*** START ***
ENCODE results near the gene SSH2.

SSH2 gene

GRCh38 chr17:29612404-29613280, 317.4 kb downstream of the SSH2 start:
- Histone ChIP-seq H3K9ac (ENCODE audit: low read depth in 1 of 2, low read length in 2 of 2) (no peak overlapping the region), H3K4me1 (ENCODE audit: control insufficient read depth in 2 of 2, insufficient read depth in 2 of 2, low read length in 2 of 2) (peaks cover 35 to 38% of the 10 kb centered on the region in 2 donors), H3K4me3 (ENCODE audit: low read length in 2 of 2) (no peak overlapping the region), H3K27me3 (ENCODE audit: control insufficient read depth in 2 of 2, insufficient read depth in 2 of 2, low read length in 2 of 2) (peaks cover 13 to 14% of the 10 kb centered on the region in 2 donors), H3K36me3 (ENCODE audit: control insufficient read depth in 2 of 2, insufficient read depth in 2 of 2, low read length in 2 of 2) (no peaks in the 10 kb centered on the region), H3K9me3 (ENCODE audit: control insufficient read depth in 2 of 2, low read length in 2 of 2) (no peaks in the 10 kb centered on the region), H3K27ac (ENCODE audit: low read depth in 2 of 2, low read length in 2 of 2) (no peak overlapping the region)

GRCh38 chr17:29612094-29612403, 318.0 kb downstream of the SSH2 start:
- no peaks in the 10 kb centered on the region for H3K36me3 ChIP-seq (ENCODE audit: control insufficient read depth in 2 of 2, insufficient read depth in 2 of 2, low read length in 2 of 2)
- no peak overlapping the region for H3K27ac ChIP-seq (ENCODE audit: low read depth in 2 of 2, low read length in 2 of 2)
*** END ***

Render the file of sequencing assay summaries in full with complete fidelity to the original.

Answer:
ENCODE results near the gene SSH2.

SSH2 gene

GRCh38 chr17:29612404-29613280, 317.4 kb downstream of the SSH2 start:
- Histone ChIP-seq H3K9ac (ENCODE audit: low read depth in 1 of 2, low read length in 2 of 2) (no peak overlapping the region), H3K4me1 (ENCODE audit: control insufficient read depth in 2 of 2, insufficient read depth in 2 of 2, low read length in 2 of 2) (peaks cover 35 to 38% of the 10 kb centered on the region in 2 donors), H3K4me3 (ENCODE audit: low read length in 2 of 2) (no peak overlapping the region), H3K27me3 (ENCODE audit: control insufficient read depth in 2 of 2, insufficient read depth in 2 of 2, low read length in 2 of 2) (peaks cover 13 to 14% of the 10 kb centered on the region in 2 donors), H3K36me3 (ENCODE audit: control insufficient read depth in 2 of 2, insufficient read depth in 2 of 2, low read length in 2 of 2) (no peaks in the 10 kb centered on the region), H3K9me3 (ENCODE audit: control insufficient read depth in 2 of 2, low read length in 2 of 2) (no peaks in the 10 kb centered on the region), H3K27ac (ENCODE audit: low read depth in 2 of 2, low read length in 2 of 2) (no peak overlapping the region)

GRCh38 chr17:29612094-29612403, 318.0 kb downstream of the SSH2 start:
- no peaks in the 10 kb centered on the region for H3K36me3 ChIP-seq (ENCODE audit: control insufficient read depth in 2 of 2, insufficient read depth in 2 of 2, low read length in 2 of 2)
- no peak overlapping the region for H3K27ac ChIP-seq (ENCODE audit: low read depth in 2 of 2, low read length in 2 of 2)